Collage image of people and charts
5-second summary

  • A new study from Atlassian and PwC Australia shows U.S. and Australian workers in a wide range of industries are prioritizing their mental health more than ever before.
  • Over 50 percent of employees surveyed say they’d consider changing jobs to access remote work opportunities, and even more are willing to forego a promotion to safeguard their mental health.
  • More than 60 percent of workers also want their employers to take action on social and environmental issues like climate change, equality, and poverty.
  • 92 percent of U.S. and 89 percent of Australian employees who are satisfied with the level of action their employers take are satisfied with their employers overall.
  • The complete 2021 Return on Action Report for the U.S. and/or for Australia has the full story.

We’ve been in a toxic relationship with work for years. And we’re ready to drop it like a bad habit.

In less than 18 months, employees in general (and knowledge workers, in particular) have gone from wearing their always-on, rise-and-grind lifestyles as a badge of honor to prioritizing their health, well-being, and time with family above all else.

Case in point: a majority of U.S. and Australian workers surveyed in a recent study commissioned by Atlassian indicated they’d rather protect their work-life balance than charge up the corporate ladder.

The past year or so has challenged all of us to compare the world we live in with the world we want to live in – and our research reveals multiple areas of disconnect between employees and employers. Today, employees want their employers to step up, speak up, and put up the investments that will transform our society and our planet.

The study, conducted in partnership with PwC Australia, surveyed 3,500 workers across a broad range of industries in Australia and the U.S. to learn what they value most right now and what they expect of their employers. Today we’re sharing the results in our second annual Return on Action report.

In short, employees expect more. The world expects more. And the consequences of inaction are very real.

Workers mean business when it comes to mental health

Career goals have taken a back seat as employees wrestle with the need to balance work with family life, mental health, and wellness. Their relationship with work has been pushed to its limits and the cracks are beginning to show.

Consider that 64 percent of U.S. and 69 percent of Australian respondents are willing to turn down a promotion in the name of preserving their mental health. (Even more surprising: that number is broadly consistent across generations and income levels.) The pressures of high-powered roles and the exhaustion that comes from being “always on” just don’t seem worth it anymore.

This shift from a “live to work” mindset to a “work to live” mindset creates a new blueprint for employers – one that demands we take a more comprehensive view of our employees’ wellbeing. The overnight transition to remote work was rough at first. But now that we’ve got our sea legs, many workers are keen to hold on to the benefits remote work affords them: more time for family and personal matters, better focus, and greater autonomy.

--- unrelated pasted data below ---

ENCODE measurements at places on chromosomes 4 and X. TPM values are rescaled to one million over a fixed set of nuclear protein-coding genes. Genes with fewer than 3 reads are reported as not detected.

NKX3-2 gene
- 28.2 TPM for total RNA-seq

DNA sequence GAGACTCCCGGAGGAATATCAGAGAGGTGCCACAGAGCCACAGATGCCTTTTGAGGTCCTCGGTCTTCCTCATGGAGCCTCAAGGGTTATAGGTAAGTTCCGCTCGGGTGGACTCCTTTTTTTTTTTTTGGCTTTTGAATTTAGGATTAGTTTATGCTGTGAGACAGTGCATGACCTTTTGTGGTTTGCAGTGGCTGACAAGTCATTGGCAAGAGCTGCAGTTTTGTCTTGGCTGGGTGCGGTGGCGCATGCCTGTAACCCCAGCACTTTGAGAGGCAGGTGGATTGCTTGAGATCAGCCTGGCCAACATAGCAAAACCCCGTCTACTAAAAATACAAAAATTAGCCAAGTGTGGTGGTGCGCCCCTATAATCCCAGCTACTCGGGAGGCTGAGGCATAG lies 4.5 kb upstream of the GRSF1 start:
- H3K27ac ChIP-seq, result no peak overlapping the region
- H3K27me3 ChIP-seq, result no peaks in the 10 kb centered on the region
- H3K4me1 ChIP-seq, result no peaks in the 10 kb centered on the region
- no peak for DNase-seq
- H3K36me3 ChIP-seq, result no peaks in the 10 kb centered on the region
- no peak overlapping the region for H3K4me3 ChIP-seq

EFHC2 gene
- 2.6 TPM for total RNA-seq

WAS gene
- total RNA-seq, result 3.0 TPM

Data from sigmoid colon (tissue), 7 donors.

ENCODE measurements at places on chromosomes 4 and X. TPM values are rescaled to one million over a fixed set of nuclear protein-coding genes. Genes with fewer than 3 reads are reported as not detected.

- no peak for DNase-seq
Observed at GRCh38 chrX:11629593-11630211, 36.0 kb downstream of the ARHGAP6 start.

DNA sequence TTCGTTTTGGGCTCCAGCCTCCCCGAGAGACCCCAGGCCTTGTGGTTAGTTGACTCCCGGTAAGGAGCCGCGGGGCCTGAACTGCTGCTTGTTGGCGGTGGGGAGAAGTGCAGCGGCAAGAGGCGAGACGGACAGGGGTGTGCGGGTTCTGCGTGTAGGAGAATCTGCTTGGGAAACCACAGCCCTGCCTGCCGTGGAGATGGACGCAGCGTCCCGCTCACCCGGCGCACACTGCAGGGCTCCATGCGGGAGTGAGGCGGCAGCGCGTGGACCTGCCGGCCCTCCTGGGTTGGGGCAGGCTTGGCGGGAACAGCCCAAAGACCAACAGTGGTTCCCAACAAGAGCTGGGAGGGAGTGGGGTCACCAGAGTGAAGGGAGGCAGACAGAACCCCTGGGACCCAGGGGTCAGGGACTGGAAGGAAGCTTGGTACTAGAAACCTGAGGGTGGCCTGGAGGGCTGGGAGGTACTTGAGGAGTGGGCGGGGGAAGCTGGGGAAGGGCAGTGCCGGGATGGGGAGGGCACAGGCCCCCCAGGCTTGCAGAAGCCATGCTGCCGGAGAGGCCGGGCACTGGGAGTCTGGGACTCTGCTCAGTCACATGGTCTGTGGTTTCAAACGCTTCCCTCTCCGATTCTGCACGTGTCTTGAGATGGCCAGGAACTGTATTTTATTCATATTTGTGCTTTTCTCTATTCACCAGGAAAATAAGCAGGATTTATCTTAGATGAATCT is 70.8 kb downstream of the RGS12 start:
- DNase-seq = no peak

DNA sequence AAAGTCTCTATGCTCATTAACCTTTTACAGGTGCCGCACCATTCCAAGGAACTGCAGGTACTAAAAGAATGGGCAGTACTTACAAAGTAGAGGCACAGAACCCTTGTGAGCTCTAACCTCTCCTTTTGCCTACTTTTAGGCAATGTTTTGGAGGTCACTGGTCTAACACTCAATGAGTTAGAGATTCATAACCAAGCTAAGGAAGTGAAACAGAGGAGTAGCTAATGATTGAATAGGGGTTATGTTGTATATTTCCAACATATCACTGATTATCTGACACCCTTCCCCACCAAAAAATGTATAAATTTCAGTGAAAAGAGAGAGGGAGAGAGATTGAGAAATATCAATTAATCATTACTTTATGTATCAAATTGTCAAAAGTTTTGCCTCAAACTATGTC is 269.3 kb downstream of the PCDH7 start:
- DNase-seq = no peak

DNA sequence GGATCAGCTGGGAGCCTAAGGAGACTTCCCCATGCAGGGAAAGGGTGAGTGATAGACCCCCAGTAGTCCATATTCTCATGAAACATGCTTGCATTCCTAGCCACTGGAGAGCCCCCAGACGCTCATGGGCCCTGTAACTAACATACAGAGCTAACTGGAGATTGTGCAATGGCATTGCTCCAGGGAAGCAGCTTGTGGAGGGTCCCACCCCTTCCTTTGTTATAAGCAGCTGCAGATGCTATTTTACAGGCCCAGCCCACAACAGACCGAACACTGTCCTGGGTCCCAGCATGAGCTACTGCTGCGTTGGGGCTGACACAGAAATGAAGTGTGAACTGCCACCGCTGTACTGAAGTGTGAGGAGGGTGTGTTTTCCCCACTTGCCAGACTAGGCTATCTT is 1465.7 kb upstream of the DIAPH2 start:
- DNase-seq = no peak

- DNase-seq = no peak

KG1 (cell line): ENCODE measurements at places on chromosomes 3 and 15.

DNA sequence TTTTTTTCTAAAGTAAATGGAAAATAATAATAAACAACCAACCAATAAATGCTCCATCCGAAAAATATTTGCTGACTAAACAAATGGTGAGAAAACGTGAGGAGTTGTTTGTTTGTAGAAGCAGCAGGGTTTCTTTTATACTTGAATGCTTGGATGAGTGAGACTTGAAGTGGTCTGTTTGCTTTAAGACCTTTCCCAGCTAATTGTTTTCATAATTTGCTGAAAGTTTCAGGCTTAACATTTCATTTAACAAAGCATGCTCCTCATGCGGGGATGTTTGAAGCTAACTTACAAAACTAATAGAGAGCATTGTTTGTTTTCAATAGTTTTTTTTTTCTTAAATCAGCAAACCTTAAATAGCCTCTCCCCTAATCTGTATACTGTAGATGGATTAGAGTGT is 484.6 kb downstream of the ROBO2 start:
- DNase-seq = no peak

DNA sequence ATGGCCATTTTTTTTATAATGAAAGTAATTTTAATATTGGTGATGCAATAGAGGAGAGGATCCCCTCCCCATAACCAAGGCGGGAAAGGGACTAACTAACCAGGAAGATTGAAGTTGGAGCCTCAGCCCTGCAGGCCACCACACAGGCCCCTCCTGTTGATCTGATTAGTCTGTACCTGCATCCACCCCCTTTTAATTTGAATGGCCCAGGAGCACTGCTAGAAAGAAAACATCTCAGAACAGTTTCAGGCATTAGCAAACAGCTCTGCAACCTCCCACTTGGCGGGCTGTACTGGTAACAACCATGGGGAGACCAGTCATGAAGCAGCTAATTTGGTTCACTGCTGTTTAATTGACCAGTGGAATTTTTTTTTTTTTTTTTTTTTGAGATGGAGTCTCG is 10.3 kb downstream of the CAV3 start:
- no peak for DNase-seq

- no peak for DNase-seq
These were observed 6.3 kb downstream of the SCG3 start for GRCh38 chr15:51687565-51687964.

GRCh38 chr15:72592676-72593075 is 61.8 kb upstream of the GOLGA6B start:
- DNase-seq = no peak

• 45 percent of U.S. and 42 percent of Australian workers we surveyed say they would consider changing jobs in order to access flexible work options.
  • Among Millennials/Gen Y, that number reaches 50 percent or more in both countries.

Values alignment matters more than ever

Imagine if half your company’s staff walked off the job in response to objectionable behavior on the part of the company. It’s not as far-fetched as you might think.

  • 41 percent of Gen Y workers (the largest generational cohort in today’s workforce) in Australia would quit their jobs if it became clear their employer’s values did not align with their own.
  • In the U.S., that number reached 49 percent this year.
  • Across generations, both countries saw this number rise six percentage points over last year – a statistically significant increase.

This increasingly activist workforce demands that businesses act onnot just pay lip service to – the major issues of the day. 61 percent of American respondents and 66 percent of Australians agreed that companies that take action on important issues are more attractive as employers – another statistically significant increase over last year.

At a time when employees’ expectations go beyond a paycheck and perks, we as company leaders have an incredible opportunity to draw inspiration from our workforce. We can elevate social and environmental values and let them inform how we compete out there in the marketplace.

How to turn these insights into action

There’s a major upside for organizations that take these trends into account. Meanwhile, those that fall short will lose their best talent (and their competitive advantage along with it). Although no company can single-handedly solve all social and environmental issues, there’s a lot we can do in places where we have control or influence. And we have a responsibility to take action. Here are a few of the ways Atlassian and others are responding to the report’s findings and to what employees have been saying over the past year.